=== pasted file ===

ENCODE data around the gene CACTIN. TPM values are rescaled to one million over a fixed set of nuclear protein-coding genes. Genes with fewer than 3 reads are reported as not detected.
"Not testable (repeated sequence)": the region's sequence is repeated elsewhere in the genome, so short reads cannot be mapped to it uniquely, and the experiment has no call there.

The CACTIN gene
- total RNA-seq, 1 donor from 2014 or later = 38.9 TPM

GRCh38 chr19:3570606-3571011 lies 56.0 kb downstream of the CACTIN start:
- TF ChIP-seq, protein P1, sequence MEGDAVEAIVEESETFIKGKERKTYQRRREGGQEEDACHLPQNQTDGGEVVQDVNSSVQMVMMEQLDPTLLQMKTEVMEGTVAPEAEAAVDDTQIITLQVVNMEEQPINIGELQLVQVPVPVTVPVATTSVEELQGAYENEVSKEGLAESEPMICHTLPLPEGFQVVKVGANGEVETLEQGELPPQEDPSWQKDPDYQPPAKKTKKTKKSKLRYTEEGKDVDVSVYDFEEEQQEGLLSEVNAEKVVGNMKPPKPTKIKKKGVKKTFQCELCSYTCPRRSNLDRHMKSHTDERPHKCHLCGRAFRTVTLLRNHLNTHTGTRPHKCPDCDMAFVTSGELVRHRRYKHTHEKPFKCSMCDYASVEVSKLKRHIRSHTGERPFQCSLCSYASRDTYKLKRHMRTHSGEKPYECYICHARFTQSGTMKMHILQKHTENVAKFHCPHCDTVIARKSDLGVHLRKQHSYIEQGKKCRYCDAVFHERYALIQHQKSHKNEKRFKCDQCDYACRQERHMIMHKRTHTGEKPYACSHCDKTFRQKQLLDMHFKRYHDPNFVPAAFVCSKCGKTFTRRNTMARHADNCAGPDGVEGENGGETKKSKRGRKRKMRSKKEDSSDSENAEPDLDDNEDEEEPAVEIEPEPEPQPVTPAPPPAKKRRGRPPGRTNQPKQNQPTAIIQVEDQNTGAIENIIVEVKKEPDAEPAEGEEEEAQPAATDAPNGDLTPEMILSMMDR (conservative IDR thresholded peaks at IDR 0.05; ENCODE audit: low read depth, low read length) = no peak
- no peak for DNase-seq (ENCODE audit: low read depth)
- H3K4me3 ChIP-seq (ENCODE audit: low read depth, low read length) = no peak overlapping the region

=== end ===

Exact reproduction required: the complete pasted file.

ENCODE data around the gene CACTIN. TPM values are rescaled to one million over a fixed set of nuclear protein-coding genes. Genes with fewer than 3 reads are reported as not detected.
"Not testable (repeated sequence)": the region's sequence is repeated elsewhere in the genome, so short reads cannot be mapped to it uniquely, and the experiment has no call there.

The CACTIN gene
- total RNA-seq, 1 donor from 2014 or later = 38.9 TPM

GRCh38 chr19:3570606-3571011 lies 56.0 kb downstream of the CACTIN start:
- TF ChIP-seq, protein P1, sequence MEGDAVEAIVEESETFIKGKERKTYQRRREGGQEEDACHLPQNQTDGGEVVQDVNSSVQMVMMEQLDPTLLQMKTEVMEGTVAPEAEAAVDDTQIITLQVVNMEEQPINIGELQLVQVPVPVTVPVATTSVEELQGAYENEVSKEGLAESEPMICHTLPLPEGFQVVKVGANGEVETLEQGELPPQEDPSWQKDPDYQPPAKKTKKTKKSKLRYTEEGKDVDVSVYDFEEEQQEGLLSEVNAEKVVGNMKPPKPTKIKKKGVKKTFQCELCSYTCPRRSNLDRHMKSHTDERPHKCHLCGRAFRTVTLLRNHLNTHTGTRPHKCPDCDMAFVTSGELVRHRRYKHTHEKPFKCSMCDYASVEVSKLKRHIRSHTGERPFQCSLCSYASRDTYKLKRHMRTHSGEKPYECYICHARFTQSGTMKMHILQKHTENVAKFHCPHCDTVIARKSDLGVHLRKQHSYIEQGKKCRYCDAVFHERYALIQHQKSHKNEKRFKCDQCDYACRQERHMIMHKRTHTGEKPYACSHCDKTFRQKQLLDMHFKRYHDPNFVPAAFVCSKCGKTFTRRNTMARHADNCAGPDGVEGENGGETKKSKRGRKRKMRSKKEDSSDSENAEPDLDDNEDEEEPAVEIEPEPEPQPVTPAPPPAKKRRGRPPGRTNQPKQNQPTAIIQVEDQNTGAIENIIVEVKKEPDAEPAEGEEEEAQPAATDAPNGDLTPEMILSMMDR (conservative IDR thresholded peaks at IDR 0.05; ENCODE audit: low read depth, low read length) = no peak
- no peak for DNase-seq (ENCODE audit: low read depth)
- H3K4me3 ChIP-seq (ENCODE audit: low read depth, low read length) = no peak overlapping the region